Many local, public projects possible because of private support
By Cynthia Scheer – Belleville Telescope News
That’s the word used frequently by local organization spokespeople to describe the donors of Republic County.
Donors have given hundreds of thousands of dollars over the past year to organizations ranging from county-wide foundations to local pre-school and band fundraisers. But there are a lot of organizations in need of money, and not enough money to go around.
Republic County Community Foundation Chairman Tim Gottschalk. said the community foundation receives an average of $186,000 a year with the bulk of the donations coming in at the end of the year. He said about 20 percent of the donations are from an estate or from people who set up the donations before they died. “Most of the rest are from the generous people living in Republic County,” he said. “It never ceases to amaze me … how many people who pledged $5,000 when we started have given their $5,000 and still keep giving more.” The foundation donated money to many communities and causes this year including money for communities’ Christmas lights, library books and shelving for community libraries, and money for building renovation or construction in area towns, among other things.
Since the organization was started in 2007, assets have accumulated to more than $1.3 million, he said. Gottchalk said the foundation is on track to receive $300,000 in matching funds from the Kansas Health Foundation by 2016. Members of the Republic County High School band have raised more than $100,000 during the past year to attend the Thanksgiving Day parade in Chicago. The cost of the trip is about $75,000 while the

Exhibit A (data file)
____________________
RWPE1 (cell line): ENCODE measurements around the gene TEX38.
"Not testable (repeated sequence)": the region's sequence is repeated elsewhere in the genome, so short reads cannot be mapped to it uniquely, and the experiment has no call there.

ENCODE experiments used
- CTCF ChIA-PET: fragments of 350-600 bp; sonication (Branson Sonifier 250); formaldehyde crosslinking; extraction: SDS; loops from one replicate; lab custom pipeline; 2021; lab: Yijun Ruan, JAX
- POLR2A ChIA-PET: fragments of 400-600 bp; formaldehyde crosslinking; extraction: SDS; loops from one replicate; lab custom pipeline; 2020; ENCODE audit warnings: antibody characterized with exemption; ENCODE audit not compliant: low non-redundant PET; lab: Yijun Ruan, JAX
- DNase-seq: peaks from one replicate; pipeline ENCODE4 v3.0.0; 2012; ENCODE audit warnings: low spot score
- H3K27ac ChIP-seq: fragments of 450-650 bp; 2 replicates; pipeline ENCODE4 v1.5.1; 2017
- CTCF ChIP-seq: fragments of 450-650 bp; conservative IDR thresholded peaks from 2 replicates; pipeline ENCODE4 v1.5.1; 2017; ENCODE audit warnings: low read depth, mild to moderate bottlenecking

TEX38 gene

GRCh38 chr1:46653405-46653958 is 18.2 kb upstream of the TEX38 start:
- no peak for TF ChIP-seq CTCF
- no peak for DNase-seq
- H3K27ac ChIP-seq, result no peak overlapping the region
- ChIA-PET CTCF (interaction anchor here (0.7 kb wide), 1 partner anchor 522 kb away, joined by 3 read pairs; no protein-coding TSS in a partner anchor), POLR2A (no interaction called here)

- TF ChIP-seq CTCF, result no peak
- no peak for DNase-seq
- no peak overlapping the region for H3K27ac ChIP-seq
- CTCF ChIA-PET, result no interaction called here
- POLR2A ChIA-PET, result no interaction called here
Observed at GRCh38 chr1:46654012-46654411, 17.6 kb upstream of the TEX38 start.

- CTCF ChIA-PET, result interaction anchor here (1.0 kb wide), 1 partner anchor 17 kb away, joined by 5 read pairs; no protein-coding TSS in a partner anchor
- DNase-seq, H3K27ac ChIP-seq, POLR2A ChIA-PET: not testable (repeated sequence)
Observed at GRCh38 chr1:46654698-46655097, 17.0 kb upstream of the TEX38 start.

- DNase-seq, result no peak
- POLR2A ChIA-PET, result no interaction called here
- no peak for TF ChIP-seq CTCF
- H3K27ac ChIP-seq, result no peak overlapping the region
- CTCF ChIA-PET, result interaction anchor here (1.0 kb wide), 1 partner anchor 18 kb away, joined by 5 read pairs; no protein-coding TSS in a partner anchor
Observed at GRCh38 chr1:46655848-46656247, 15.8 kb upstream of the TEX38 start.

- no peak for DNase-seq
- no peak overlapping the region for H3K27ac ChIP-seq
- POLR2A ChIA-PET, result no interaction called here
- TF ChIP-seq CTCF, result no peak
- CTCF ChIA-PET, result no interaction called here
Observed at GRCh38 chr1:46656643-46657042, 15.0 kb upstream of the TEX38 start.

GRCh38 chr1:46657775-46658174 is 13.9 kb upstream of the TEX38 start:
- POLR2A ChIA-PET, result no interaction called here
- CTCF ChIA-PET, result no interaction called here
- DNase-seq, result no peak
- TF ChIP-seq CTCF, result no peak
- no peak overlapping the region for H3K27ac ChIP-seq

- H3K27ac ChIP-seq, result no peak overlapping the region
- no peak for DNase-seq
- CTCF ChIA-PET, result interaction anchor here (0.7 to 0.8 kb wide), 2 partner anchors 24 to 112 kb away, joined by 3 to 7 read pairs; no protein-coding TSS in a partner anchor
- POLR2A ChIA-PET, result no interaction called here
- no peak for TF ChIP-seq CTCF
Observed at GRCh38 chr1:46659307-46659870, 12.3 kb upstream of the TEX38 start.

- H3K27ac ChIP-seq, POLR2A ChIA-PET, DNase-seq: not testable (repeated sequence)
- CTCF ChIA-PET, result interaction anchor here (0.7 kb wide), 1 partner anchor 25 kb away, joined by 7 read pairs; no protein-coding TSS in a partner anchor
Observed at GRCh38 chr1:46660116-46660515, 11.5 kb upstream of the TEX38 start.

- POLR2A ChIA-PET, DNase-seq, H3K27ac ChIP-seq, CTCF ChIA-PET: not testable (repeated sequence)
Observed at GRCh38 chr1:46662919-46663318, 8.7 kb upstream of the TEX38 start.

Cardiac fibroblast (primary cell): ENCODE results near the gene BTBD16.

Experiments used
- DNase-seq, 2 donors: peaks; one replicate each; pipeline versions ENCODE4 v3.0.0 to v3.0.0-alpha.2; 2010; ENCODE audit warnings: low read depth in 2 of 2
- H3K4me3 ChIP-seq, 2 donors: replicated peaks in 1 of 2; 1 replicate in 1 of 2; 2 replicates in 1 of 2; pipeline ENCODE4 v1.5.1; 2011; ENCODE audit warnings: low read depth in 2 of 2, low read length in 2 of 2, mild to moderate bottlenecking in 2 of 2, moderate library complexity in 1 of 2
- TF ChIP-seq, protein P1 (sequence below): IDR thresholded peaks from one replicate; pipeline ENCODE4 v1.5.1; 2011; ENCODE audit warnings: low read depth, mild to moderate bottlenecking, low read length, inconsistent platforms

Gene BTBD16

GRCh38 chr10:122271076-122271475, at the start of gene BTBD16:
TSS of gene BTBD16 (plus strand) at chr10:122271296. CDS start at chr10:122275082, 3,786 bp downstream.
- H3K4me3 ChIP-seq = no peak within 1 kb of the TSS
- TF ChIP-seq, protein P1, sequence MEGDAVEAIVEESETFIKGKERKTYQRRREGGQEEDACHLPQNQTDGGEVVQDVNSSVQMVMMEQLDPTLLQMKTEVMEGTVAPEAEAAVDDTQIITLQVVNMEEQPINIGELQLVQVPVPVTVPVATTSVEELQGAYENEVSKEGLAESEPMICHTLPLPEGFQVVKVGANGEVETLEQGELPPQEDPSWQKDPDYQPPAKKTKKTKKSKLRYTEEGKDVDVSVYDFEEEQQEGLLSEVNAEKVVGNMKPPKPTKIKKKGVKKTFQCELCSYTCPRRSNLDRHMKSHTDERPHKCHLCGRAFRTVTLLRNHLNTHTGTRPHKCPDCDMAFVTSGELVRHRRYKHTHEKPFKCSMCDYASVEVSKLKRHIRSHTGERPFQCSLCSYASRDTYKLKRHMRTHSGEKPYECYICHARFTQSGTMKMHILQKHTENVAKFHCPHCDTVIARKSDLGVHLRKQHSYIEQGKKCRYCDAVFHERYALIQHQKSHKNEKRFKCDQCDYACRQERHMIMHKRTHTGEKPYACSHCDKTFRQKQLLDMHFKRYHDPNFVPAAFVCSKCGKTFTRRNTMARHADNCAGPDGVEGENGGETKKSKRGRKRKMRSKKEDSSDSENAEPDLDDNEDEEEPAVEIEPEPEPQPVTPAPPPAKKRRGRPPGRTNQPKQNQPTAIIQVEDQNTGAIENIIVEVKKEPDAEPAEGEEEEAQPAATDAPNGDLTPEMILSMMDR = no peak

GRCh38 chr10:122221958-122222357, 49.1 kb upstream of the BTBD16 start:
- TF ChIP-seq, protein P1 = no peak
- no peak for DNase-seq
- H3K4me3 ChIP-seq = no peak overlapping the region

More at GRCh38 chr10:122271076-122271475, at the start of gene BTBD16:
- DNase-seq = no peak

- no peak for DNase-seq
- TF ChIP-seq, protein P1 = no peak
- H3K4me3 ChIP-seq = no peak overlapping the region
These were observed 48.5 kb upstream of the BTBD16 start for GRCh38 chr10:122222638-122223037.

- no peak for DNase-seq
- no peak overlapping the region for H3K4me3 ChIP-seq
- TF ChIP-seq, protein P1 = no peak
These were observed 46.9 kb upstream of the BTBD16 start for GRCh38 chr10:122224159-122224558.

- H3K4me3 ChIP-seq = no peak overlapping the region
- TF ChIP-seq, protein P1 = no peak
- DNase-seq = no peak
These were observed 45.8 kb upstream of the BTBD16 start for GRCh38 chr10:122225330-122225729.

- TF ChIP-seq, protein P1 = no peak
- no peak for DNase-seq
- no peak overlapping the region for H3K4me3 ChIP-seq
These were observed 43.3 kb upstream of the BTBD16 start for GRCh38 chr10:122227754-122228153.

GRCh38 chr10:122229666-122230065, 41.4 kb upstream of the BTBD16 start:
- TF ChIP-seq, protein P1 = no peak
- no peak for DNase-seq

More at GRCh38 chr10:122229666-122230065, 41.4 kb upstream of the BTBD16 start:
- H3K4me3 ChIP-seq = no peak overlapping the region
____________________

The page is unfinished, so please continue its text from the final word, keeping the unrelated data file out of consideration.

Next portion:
band’s half of the cost for new uniforms is more than $23,000. Band members and their parents have raised the money through a variety of fundraisers this year including selling FoodMart coupon books, cleaning the stands at the race track this summer and selling doughnuts, among others.
Donors in the Pike Valley area gave this spring about $22,000 to begin a preschool program in Courtland. Pike Valley Elementary School Principal Mike Gritten said the money, which should fund the program for three years, primarily supports the preschool
teacher’s salary. “We had thought about having the program for a few years, but we wanted to make sure the community was behind it,” he said. “And they were. They came out and raised a lot of money.” Parents of the preschoolers also pay a small fee each month to have their children enrolled in the program, Gritten said.
Area donors also gave big last fall to Republic County Hospital, which raised about $185,000 through the tax credit program to help fund a new digital mammography machine.
Some donations down
Other organizations have raised significant funds this year, although the money is down from previous years. The North Central Kansas Health Care Foundation raised $28,900 at this spring’s radiothon. The total was down from last year’s $33,500, although foundation representative Karrie Holmes said she thought there were a lot of other fundraising events going on at the time. “Our total goes up one year and down the next,” she said of contributions received since the fi rst event in 2000, which raised $64,000. “But there are always a few new [donors] every years.” The organization has raised $320,000 since the first radiothon. Holmes said the money is used to recruit new physicians.
Republic County Historical Society president Nancy Holt said donations to the local historical society are down about 20 percent from last year. “All donations have been down the past three or four years,” she said. “I’ve talked with my friends at the state historical society, and they agree that people just aren’t donating like they used to.” She said the state historical society museum has had fewer visitors this year, and the organization has had no large bequests for several years.
The 38th Cuba Rockaa-Thon in March raised slightly less money than last year, although more than $25,000 was raised this spring for community improvements. Former Cuba Booster Club president Dale Huncovsky said the event raised about $27,000 last year, although he was still pleased with this year’s donations. “The event continues to grow every year,” he said.